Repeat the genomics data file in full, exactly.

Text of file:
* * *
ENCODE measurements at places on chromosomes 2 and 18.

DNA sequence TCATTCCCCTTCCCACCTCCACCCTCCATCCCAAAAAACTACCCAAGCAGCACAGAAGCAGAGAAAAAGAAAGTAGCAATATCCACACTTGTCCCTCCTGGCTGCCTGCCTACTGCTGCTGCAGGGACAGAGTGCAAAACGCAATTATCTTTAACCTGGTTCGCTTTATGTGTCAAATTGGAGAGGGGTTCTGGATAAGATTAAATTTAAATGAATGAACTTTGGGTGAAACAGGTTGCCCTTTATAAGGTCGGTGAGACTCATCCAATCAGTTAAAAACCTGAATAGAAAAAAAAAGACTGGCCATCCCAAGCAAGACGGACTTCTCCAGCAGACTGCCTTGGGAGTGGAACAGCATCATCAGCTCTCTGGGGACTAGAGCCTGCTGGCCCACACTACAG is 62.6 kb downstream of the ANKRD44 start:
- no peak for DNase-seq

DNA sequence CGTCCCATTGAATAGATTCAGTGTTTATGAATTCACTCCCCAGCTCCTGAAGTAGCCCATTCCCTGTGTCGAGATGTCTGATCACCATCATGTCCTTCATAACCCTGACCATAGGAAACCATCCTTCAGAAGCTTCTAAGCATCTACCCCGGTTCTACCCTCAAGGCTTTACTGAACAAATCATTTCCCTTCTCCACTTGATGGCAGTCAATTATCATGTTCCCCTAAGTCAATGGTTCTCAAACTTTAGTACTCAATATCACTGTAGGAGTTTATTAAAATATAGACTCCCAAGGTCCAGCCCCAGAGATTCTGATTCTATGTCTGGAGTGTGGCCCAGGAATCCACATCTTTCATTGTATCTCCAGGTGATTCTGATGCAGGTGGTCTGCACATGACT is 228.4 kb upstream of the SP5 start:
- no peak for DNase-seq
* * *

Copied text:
ENCODE measurements at places on chromosomes 2 and 18.

DNA sequence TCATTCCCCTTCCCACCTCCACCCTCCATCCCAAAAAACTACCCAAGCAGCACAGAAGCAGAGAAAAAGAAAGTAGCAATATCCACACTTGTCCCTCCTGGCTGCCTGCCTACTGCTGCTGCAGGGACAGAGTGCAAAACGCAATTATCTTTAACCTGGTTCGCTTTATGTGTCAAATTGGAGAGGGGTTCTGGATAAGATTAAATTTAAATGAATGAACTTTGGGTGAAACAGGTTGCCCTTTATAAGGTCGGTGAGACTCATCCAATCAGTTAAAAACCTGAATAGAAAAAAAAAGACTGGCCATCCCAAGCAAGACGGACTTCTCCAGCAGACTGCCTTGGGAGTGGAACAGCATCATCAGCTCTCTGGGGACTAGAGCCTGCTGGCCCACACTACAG is 62.6 kb downstream of the ANKRD44 start:
- no peak for DNase-seq

DNA sequence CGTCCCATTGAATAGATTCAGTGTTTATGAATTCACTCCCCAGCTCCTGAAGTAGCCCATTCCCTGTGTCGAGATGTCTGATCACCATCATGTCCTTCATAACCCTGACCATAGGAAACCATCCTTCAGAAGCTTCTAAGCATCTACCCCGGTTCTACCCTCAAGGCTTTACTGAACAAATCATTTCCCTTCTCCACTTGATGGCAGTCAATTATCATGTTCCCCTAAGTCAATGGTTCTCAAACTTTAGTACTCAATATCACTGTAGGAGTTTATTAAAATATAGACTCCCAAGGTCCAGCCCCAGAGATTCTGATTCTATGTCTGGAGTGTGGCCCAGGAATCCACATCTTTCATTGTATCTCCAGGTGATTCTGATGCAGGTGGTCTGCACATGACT is 228.4 kb upstream of the SP5 start:
- no peak for DNase-seq